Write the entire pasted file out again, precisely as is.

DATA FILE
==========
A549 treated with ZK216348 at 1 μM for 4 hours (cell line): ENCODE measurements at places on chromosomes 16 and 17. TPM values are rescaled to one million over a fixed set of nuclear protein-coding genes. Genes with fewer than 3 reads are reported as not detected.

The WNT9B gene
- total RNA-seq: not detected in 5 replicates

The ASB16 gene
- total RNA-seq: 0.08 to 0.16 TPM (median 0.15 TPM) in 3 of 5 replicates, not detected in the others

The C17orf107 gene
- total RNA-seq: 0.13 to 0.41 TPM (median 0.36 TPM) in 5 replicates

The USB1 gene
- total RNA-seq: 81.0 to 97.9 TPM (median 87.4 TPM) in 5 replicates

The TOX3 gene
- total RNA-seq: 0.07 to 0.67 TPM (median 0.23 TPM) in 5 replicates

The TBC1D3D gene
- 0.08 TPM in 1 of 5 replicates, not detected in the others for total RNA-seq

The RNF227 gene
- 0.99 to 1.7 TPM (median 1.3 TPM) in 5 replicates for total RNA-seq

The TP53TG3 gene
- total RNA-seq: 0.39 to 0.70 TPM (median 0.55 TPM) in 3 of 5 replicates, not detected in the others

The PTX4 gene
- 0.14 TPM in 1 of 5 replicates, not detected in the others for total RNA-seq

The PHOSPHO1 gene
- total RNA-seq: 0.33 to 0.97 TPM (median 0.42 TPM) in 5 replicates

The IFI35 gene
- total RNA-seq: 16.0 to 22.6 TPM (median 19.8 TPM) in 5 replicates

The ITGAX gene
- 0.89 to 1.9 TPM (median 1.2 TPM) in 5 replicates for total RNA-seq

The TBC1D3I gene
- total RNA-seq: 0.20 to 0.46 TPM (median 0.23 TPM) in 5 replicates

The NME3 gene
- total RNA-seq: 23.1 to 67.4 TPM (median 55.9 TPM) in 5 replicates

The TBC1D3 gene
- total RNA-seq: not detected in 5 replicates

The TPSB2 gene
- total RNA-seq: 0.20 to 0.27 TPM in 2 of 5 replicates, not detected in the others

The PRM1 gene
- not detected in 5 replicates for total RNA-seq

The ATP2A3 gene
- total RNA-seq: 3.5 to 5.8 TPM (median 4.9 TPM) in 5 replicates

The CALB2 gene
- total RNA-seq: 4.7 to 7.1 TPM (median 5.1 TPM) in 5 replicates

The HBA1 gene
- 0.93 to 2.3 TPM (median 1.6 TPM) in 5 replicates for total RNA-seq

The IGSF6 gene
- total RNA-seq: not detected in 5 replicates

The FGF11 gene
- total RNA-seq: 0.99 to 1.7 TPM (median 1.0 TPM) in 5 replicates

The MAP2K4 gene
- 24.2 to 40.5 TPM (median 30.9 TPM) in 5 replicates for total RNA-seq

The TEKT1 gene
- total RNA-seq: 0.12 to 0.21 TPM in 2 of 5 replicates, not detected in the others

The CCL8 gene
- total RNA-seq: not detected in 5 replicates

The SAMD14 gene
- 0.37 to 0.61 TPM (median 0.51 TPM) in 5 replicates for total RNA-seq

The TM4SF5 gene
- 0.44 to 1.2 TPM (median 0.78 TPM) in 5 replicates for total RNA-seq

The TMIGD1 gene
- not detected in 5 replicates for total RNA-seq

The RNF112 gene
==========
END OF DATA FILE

A549 treated with ZK216348 at 1 μM for 4 hours (cell line): ENCODE measurements at places on chromosomes 16 and 17. TPM values are rescaled to one million over a fixed set of nuclear protein-coding genes. Genes with fewer than 3 reads are reported as not detected.

The WNT9B gene
- total RNA-seq: not detected in 5 replicates

The ASB16 gene
- total RNA-seq: 0.08 to 0.16 TPM (median 0.15 TPM) in 3 of 5 replicates, not detected in the others

The C17orf107 gene
- total RNA-seq: 0.13 to 0.41 TPM (median 0.36 TPM) in 5 replicates

The USB1 gene
- total RNA-seq: 81.0 to 97.9 TPM (median 87.4 TPM) in 5 replicates

The TOX3 gene
- total RNA-seq: 0.07 to 0.67 TPM (median 0.23 TPM) in 5 replicates

The TBC1D3D gene
- 0.08 TPM in 1 of 5 replicates, not detected in the others for total RNA-seq

The RNF227 gene
- 0.99 to 1.7 TPM (median 1.3 TPM) in 5 replicates for total RNA-seq

The TP53TG3 gene
- total RNA-seq: 0.39 to 0.70 TPM (median 0.55 TPM) in 3 of 5 replicates, not detected in the others

The PTX4 gene
- 0.14 TPM in 1 of 5 replicates, not detected in the others for total RNA-seq

The PHOSPHO1 gene
- total RNA-seq: 0.33 to 0.97 TPM (median 0.42 TPM) in 5 replicates

The IFI35 gene
- total RNA-seq: 16.0 to 22.6 TPM (median 19.8 TPM) in 5 replicates

The ITGAX gene
- 0.89 to 1.9 TPM (median 1.2 TPM) in 5 replicates for total RNA-seq

The TBC1D3I gene
- total RNA-seq: 0.20 to 0.46 TPM (median 0.23 TPM) in 5 replicates

The NME3 gene
- total RNA-seq: 23.1 to 67.4 TPM (median 55.9 TPM) in 5 replicates

The TBC1D3 gene
- total RNA-seq: not detected in 5 replicates

The TPSB2 gene
- total RNA-seq: 0.20 to 0.27 TPM in 2 of 5 replicates, not detected in the others

The PRM1 gene
- not detected in 5 replicates for total RNA-seq

The ATP2A3 gene
- total RNA-seq: 3.5 to 5.8 TPM (median 4.9 TPM) in 5 replicates

The CALB2 gene
- total RNA-seq: 4.7 to 7.1 TPM (median 5.1 TPM) in 5 replicates

The HBA1 gene
- 0.93 to 2.3 TPM (median 1.6 TPM) in 5 replicates for total RNA-seq

The IGSF6 gene
- total RNA-seq: not detected in 5 replicates

The FGF11 gene
- total RNA-seq: 0.99 to 1.7 TPM (median 1.0 TPM) in 5 replicates

The MAP2K4 gene
- 24.2 to 40.5 TPM (median 30.9 TPM) in 5 replicates for total RNA-seq

The TEKT1 gene
- total RNA-seq: 0.12 to 0.21 TPM in 2 of 5 replicates, not detected in the others

The CCL8 gene
- total RNA-seq: not detected in 5 replicates

The SAMD14 gene
- 0.37 to 0.61 TPM (median 0.51 TPM) in 5 replicates for total RNA-seq

The TM4SF5 gene
- 0.44 to 1.2 TPM (median 0.78 TPM) in 5 replicates for total RNA-seq

The TMIGD1 gene
- not detected in 5 replicates for total RNA-seq

The RNF112 gene